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Defra updates notifiable disease contingency plan

28th Nov 2018 / By Alistair Driver

Defra has published an updated contingency plan for exotic notifiable diseases of animals in England. 

With African swine fever currently lurking in Europe, NPA members are urged to familiarise themselves with it. 

You can view the plan here

It explains how animal keepers can help prevent diseases in animals, what they must do if they suspect disease and how the government responds to disease. 

It says the responsibility for preventing outbreaks of exotic notifiable disease, reporting suspicion and dealing with them when they do occur is shared between government, operational partners and stakeholders.

There are clear legal requirements on animal keepers (for example reporting notifiable disease, complying with any restrictions, maintaining any records required by law, undertaking and paying for final cleansing and disinfection). But there are also clear practical advantages for stakeholders and government alike when responsibility is shared, the plan adds.

It says: "As animal keepers you are responsible for the health and welfare of your animals. You should check and monitor for any signs of ill health. These could be changes in behaviour, a loss of condition, lameness, stopping eating or drinking, vocalising more or developing skin or hide lesions.

"You should follow good biosecurity at all times, regularly check the health of your livestock, poultry and individual animals, and monitor them for changes in production. Reviewing production records can help you to detect disease early. If you are concerned about the health of your animals (including birds and companion animals/pets) you should consult your vet promptly."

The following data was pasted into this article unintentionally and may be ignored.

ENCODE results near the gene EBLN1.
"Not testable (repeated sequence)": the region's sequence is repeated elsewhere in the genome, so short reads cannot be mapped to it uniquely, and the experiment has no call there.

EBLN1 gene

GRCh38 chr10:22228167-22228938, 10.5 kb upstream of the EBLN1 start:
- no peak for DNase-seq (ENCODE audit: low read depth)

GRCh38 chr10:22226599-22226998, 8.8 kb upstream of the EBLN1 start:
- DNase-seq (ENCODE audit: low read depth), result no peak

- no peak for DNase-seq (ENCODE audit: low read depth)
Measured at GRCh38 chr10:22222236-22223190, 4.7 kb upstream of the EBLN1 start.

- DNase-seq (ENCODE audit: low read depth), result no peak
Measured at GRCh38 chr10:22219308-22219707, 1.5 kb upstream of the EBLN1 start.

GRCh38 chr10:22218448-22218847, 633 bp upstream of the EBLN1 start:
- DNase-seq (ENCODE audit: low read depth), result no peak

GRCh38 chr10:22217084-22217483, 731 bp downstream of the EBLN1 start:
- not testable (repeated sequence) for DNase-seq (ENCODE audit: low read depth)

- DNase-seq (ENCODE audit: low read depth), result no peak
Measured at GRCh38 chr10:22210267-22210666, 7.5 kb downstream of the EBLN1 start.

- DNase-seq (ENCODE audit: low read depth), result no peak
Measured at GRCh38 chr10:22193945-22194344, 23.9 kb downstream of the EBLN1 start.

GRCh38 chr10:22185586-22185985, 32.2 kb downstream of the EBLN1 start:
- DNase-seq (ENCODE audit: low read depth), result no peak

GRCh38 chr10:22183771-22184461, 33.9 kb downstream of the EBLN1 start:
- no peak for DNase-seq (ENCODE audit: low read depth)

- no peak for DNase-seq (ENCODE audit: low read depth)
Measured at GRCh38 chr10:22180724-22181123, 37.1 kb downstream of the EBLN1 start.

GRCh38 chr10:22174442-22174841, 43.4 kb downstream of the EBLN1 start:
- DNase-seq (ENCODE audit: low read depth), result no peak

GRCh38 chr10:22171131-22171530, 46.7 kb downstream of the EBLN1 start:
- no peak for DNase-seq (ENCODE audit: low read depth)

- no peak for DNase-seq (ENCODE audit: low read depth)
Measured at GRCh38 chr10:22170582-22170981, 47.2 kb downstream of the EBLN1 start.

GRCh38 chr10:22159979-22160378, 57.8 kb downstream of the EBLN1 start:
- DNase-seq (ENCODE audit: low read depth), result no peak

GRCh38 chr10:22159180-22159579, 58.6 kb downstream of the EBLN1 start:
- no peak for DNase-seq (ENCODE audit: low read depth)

This contingency plan describes how the government will manage an outbreak or incident of exotic notifiable disease of animals in England.

If a notifiable exotic disease is confirmed in England, Defra will take action – in partnership with operational partners and stakeholders to:

  • stamp out the disease, so that we can regain our disease-free status. This may involve the disease control measures described in this publication
  • protect the health and safety both of the public and of those directly involved in controlling the outbreak
  • keep to a minimum the economic effects on the taxpayer, the public and the farming industry

Within its disease control objective, Defra aims to:

  • keep to a minimum the number of animals that die or need to be humanely destroyed, whether for disease control purposes or to safeguard animal health and welfare
  • balance adverse effects on animal health and welfare, the rural and wider economy, the public, rural communities and the environment

For most diseases, it will do this by:

  • taking action on the infected premises (IP) and other premises (contact premises) where disease is most likely to have spread from and to
  • declaring movement control zones such as protection zones (PZ), surveillance zones (SZ) or restricted zones (RZ) as required by EU and national legislation. This includes animal controls and controls on animal products, taking into account the risk of disease spread. In the case of Foot and Mouth Disease, the GB administrations will immediately impose movement restrictions across the whole of Great Britain if disease is confirmed
  • restricting activities that might increase the risk of spread – for example there might be a ban on hunting or shooting
  • considering banning gatherings of animals including shows or market
  • considering export bans
  • considering compulsory housing of animals susceptible to the disease
  • investigating the origin of the disease and determining whether there has been further spread of disease from that source
  • completing other surveillance to investigate possible further spread of disease

If disease is confirmed on your premises you will need to continue to comply with the restrictions and measures put in place on your farm until the disease is stamped out and restrictions are lifted.

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